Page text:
Enter the web series Awkward Embraces and all its nerdy awesomeness. Finally, a show about dating that I can relate to!

Wednesday, February 2, 2011

A Love Letter To My First True Love

I was six when I first asked to take piano lessons.

My first piano actually belonged to our landlords. It was a large, black piano that stood along the far wall in the dinning room. I'm sure it's only because I was six, but I just remember the piano being massive. It towered over me as I learned to find middle C. When my mom and stepdad bought a house we couldn't take our landlord's piano with us so we purchased my second piano, a spinet piano.

Then we got you and you became the love of my life. Your keys were weighted properly and your tone was so full and gorgeous. In my dreams I owned a baby grand but when I played you I knew that you were better than any baby grand I could ever own. We would spend hours together. Sometimes I'd hit all the right keys and you'd reward me with beautiful music. Sometimes, like lovers do, we'd quarrel. The notes were wrong, I couldn't get you to understand what I was trying to do, and I would pound on you in frustration. I would yell words I would later regret. I was always sorry. It wasn't your fault. It was me. It was always me.

You supported me through years of lessons. You were my constant as I struggled to learn all that was expected of me. You celebrated my highs and felt the depth of my lows until one day I just quit. I could feel the joy slipping away and you deserved joy. I had reached Grade Nine. I knew that I didn't want to become a professional pianist, so why continue if all it was doing was removing the joy from playing? I knew you understood and we returned to playing just for the pleasure of it, just for the sheer love of making music.

I used you to teach children to love music as I loved music. You never complained. Through all the wrong notes and tripped over fingers, through all the hours of explaining what a major scale is and what a sharp is, through it all you stood fast and true. You were my rock. When the children were gone and we were all alone, I would thank you in the only way I knew how. I know you took pride in exposing another generation to the world of music. They may not have known how to express it to you, but I know they were as grateful for you as I was.

Then I moved to Europe. It was the beginning of the end for us. When I returned things were different. I moved out and couldn't take you with me. When I finally found a place for both of us it was with a roommate that thought he was a great musician but didn't understand that sometimes people just play for the fun of it. I didn't play you because I didn't want to listen to someone who didn't play the piano criticise me and, by extension, you. I should have stood up for you. I'm sorry.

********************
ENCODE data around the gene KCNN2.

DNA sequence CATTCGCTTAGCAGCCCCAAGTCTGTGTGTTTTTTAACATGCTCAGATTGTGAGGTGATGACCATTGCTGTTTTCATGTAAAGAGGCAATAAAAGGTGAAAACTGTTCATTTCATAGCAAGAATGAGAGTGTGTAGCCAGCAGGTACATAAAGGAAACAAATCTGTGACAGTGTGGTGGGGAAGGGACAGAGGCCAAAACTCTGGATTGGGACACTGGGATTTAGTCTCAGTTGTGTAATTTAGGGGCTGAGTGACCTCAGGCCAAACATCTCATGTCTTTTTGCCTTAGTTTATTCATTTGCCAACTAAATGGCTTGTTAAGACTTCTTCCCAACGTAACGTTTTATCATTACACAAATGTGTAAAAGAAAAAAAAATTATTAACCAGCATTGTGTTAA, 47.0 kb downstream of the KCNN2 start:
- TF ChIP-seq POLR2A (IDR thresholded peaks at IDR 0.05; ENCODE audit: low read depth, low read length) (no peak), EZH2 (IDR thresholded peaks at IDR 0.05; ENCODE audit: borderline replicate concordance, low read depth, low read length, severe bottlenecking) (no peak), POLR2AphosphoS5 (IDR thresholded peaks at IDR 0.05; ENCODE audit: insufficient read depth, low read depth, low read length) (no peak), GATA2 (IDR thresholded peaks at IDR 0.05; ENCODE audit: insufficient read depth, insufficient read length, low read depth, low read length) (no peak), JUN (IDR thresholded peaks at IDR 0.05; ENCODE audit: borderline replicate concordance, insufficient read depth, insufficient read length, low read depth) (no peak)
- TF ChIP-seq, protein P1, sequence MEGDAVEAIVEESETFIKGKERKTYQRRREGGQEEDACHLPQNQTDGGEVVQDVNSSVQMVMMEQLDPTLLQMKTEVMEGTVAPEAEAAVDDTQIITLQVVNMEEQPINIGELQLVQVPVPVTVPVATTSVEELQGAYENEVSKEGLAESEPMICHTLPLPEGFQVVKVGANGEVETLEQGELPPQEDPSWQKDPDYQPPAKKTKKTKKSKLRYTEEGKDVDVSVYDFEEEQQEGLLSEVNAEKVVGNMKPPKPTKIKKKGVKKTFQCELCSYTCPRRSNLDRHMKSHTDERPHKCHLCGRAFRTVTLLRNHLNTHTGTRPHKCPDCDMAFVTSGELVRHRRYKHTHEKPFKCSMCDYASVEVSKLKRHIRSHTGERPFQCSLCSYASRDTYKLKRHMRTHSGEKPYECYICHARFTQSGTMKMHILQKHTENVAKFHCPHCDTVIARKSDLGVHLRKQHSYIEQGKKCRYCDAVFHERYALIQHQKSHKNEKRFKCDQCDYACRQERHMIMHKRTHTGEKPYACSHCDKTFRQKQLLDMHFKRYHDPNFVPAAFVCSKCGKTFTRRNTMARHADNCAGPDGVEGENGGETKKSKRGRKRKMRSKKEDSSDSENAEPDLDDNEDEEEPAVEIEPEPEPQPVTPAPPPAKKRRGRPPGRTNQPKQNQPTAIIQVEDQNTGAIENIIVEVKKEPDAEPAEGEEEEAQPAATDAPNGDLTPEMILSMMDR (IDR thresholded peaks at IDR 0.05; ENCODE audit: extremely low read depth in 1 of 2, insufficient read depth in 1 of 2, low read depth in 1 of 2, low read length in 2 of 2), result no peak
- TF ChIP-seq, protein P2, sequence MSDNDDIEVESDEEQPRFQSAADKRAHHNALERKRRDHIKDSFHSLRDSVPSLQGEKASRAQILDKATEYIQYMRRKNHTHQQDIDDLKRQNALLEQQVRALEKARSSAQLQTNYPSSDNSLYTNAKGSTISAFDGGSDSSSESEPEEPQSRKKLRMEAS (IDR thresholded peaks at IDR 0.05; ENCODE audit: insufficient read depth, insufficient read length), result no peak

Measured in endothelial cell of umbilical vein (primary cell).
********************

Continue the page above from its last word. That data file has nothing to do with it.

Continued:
I now live in an apartment and you've moved to my dad's. I know I always said that one day we would live together again, but how long should I hold onto that 'one day' for? You were so vibrant, with tones so rich and full. Now you sit quietly, collecting dust. It's not right. It's not fair. You are meant to be played and I can't play you. You should be with a family. You should be teaching children about the joys of music. You should be singing out Bach, Chopin, Beethoven, Debussy, Mozart, Liszt, and countless others. You should be used and loved and adored like you were when I first got you. You should be happy. You deserve to be happy.

Ending our relationship and selling you is the right thing for both of us. It will allow you once again be used to your full potential, and it will allow me to buy an electronic piano with a headphone jack which I can play without ever bothering the neighbours. Letting you go is the best thing I can do. I hope you understand that. But please know, every time I play a piano from now until the day I die, I will think of you and hope that you are happy where ever you are.

Because I love you. I always will.